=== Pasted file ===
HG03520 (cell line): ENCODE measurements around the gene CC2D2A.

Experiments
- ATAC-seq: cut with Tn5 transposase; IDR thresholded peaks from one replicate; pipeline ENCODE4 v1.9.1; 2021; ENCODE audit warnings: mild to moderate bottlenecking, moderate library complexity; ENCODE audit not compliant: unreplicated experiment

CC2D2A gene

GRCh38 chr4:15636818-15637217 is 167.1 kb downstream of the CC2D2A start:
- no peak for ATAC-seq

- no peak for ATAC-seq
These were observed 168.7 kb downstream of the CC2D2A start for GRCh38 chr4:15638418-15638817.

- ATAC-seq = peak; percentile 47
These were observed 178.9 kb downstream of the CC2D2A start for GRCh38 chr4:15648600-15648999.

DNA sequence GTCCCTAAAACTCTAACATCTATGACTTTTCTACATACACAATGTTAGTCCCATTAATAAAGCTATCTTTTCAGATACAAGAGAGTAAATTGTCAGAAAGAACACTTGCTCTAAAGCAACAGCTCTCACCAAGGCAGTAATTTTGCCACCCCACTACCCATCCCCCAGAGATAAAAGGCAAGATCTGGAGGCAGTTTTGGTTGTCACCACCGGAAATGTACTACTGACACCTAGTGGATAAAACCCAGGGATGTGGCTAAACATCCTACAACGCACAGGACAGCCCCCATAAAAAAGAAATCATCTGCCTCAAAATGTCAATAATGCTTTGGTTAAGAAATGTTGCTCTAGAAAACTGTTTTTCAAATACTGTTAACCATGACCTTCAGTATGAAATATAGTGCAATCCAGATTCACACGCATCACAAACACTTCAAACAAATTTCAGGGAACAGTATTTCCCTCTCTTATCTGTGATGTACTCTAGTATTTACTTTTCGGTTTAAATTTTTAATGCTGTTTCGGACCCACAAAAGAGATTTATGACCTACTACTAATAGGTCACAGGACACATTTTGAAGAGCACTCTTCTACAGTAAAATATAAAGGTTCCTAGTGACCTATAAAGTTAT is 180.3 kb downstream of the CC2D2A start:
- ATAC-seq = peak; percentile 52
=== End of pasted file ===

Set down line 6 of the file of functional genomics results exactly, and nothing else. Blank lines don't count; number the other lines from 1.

- no peak for ATAC-seq